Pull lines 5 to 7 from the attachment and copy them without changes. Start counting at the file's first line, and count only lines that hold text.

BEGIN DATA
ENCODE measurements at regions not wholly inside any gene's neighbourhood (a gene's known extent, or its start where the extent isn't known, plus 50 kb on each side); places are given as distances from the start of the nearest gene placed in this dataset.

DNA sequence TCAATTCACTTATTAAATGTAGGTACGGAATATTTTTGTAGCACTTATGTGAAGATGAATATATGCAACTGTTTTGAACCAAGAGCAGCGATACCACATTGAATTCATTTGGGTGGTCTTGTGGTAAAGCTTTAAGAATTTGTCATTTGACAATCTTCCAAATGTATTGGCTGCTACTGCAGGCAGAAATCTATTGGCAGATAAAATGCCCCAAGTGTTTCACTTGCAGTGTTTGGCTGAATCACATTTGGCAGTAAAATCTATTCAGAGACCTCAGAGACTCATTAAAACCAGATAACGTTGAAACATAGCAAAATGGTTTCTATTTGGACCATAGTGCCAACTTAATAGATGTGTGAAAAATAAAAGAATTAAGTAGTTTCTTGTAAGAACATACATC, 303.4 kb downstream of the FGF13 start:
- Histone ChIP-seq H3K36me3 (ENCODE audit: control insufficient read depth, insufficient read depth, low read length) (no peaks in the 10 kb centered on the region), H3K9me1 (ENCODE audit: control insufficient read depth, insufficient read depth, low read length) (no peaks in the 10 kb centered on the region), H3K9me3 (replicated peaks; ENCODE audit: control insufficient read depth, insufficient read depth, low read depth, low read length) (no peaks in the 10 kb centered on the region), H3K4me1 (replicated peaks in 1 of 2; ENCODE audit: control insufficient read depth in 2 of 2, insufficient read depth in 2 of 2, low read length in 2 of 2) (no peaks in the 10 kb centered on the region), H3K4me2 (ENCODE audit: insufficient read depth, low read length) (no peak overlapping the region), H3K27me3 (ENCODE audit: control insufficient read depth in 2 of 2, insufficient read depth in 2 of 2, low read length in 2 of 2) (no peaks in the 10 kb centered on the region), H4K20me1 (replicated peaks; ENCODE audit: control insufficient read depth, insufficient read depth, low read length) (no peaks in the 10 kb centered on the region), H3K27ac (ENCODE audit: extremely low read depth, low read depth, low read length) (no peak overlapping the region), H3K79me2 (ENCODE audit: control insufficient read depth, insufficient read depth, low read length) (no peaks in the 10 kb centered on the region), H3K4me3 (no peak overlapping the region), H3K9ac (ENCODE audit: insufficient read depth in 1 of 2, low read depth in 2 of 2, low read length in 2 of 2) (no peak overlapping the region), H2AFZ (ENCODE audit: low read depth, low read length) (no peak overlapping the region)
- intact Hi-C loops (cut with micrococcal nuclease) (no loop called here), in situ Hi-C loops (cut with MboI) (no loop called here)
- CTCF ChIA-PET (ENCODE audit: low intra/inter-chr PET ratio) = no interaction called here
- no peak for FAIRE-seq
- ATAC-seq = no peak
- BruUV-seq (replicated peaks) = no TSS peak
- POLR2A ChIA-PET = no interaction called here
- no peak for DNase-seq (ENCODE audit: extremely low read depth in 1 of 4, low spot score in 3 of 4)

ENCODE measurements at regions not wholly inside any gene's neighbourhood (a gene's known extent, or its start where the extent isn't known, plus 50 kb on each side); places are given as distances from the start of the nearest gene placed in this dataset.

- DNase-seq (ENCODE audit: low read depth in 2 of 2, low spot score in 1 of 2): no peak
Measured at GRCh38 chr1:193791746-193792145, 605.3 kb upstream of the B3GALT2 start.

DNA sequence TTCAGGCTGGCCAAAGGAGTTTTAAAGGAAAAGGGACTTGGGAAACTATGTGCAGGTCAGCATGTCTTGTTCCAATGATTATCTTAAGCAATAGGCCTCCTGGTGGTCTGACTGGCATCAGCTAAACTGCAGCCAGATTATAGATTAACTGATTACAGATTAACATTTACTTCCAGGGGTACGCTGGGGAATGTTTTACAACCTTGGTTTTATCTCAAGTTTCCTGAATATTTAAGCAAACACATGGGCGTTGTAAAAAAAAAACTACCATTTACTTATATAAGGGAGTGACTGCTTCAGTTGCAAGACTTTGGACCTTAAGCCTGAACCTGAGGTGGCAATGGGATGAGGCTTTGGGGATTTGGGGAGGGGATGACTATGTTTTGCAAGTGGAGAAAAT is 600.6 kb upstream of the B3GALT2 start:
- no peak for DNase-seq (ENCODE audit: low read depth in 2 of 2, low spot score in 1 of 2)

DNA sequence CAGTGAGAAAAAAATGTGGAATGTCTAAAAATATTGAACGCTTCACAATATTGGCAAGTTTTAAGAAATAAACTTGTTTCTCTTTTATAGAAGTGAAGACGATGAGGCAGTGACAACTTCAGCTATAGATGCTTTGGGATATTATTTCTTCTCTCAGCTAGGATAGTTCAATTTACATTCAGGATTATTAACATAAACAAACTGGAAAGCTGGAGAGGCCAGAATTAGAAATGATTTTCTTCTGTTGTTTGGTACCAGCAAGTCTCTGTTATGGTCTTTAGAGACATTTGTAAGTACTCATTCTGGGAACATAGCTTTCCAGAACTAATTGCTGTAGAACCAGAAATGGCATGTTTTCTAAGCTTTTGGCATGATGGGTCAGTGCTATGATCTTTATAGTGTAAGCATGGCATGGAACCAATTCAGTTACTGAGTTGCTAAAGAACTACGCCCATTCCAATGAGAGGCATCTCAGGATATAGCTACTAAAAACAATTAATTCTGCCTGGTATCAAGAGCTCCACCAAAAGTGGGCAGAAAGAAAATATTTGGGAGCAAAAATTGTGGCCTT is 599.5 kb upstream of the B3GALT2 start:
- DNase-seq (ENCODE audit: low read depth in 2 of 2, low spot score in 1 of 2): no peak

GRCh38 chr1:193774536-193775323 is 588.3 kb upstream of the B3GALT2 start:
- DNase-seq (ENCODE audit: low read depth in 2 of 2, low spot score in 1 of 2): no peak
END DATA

- CTCF ChIA-PET (ENCODE audit: low intra/inter-chr PET ratio) = no interaction called here
- no peak for FAIRE-seq
- ATAC-seq = no peak